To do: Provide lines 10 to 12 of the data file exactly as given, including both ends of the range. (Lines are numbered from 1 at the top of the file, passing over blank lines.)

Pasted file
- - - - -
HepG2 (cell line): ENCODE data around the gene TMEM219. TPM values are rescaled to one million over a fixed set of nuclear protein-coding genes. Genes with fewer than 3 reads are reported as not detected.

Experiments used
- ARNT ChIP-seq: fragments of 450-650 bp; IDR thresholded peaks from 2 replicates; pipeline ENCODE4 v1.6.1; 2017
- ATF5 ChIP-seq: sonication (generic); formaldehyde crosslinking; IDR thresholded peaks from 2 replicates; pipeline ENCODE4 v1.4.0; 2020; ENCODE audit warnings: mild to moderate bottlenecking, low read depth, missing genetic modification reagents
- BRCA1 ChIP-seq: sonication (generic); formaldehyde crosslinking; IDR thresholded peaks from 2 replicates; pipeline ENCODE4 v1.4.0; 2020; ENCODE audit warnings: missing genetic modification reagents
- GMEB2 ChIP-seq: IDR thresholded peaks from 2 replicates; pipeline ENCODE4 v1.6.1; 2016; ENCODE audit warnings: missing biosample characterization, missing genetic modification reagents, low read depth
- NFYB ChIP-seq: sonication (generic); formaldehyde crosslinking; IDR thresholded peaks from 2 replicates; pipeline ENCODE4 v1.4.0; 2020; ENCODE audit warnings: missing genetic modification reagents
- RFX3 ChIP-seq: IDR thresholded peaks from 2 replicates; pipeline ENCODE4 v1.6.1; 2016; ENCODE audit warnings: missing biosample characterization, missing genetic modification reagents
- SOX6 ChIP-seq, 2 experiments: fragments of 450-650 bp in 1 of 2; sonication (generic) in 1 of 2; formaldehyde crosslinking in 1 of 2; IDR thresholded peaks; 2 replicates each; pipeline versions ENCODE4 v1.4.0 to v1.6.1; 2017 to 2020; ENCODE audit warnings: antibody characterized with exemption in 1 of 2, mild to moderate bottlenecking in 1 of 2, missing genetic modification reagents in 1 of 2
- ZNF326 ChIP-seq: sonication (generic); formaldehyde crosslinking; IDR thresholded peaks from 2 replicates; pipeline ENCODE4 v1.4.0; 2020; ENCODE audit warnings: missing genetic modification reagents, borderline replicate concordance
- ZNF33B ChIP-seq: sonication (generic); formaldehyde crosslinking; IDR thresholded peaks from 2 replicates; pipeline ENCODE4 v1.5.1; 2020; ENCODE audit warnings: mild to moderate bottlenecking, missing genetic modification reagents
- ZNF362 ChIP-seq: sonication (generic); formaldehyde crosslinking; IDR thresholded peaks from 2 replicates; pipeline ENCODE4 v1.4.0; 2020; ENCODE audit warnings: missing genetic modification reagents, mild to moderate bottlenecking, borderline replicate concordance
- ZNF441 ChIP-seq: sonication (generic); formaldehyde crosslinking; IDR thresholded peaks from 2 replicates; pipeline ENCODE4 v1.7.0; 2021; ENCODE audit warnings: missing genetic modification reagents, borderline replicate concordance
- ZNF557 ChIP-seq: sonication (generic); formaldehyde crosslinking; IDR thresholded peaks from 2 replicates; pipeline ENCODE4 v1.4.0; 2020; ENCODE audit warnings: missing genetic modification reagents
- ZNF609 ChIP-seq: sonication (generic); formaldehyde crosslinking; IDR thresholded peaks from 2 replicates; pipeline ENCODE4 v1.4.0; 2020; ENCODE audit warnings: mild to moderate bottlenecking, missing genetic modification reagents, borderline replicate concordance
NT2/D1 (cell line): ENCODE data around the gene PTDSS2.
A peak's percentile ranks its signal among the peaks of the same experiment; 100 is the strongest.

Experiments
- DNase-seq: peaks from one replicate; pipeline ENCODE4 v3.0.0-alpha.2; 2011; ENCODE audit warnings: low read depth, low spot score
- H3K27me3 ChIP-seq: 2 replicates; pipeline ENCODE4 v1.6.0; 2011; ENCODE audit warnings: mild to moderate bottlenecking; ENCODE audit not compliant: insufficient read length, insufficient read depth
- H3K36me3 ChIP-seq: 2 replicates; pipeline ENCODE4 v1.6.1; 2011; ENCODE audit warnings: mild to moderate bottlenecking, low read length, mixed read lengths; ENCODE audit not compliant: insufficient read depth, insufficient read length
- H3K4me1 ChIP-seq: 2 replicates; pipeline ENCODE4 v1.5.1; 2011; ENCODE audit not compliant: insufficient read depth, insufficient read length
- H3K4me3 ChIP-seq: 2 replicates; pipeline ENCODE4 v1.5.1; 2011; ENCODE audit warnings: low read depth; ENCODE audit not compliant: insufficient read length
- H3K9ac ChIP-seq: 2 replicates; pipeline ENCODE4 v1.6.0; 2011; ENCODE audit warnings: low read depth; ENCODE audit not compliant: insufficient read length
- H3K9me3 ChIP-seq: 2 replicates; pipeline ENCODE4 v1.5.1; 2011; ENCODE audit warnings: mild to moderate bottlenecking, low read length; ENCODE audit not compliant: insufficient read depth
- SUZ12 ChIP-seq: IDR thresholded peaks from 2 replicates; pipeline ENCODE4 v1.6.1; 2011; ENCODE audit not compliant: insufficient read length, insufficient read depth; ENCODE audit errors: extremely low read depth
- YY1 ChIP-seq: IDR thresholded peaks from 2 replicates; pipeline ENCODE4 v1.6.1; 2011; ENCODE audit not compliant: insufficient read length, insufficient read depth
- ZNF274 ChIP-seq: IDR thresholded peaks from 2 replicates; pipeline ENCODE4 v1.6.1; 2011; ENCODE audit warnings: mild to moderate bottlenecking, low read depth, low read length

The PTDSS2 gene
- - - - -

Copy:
- ZNF326 ChIP-seq: sonication (generic); formaldehyde crosslinking; IDR thresholded peaks from 2 replicates; pipeline ENCODE4 v1.4.0; 2020; ENCODE audit warnings: missing genetic modification reagents, borderline replicate concordance
- ZNF33B ChIP-seq: sonication (generic); formaldehyde crosslinking; IDR thresholded peaks from 2 replicates; pipeline ENCODE4 v1.5.1; 2020; ENCODE audit warnings: mild to moderate bottlenecking, missing genetic modification reagents
- ZNF362 ChIP-seq: sonication (generic); formaldehyde crosslinking; IDR thresholded peaks from 2 replicates; pipeline ENCODE4 v1.4.0; 2020; ENCODE audit warnings: missing genetic modification reagents, mild to moderate bottlenecking, borderline replicate concordance